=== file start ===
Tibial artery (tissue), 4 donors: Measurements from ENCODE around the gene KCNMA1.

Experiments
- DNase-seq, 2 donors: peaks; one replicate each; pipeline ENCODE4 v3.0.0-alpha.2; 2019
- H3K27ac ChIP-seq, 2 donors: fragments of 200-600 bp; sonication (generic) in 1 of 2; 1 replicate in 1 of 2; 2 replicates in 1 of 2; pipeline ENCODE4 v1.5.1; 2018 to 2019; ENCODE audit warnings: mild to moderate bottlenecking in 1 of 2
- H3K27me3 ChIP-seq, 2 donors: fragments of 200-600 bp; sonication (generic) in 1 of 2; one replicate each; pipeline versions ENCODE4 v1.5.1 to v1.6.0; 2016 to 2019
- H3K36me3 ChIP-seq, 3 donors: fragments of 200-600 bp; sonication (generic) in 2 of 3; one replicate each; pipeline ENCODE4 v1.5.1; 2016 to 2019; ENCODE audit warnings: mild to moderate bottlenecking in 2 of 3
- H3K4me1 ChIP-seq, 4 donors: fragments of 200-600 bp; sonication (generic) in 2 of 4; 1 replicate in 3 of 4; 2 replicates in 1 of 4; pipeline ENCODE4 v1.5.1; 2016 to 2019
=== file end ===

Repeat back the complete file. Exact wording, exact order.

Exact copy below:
Tibial artery (tissue), 4 donors: Measurements from ENCODE around the gene KCNMA1.

Experiments
- DNase-seq, 2 donors: peaks; one replicate each; pipeline ENCODE4 v3.0.0-alpha.2; 2019
- H3K27ac ChIP-seq, 2 donors: fragments of 200-600 bp; sonication (generic) in 1 of 2; 1 replicate in 1 of 2; 2 replicates in 1 of 2; pipeline ENCODE4 v1.5.1; 2018 to 2019; ENCODE audit warnings: mild to moderate bottlenecking in 1 of 2
- H3K27me3 ChIP-seq, 2 donors: fragments of 200-600 bp; sonication (generic) in 1 of 2; one replicate each; pipeline versions ENCODE4 v1.5.1 to v1.6.0; 2016 to 2019
- H3K36me3 ChIP-seq, 3 donors: fragments of 200-600 bp; sonication (generic) in 2 of 3; one replicate each; pipeline ENCODE4 v1.5.1; 2016 to 2019; ENCODE audit warnings: mild to moderate bottlenecking in 2 of 3
- H3K4me1 ChIP-seq, 4 donors: fragments of 200-600 bp; sonication (generic) in 2 of 4; 1 replicate in 3 of 4; 2 replicates in 1 of 4; pipeline ENCODE4 v1.5.1; 2016 to 2019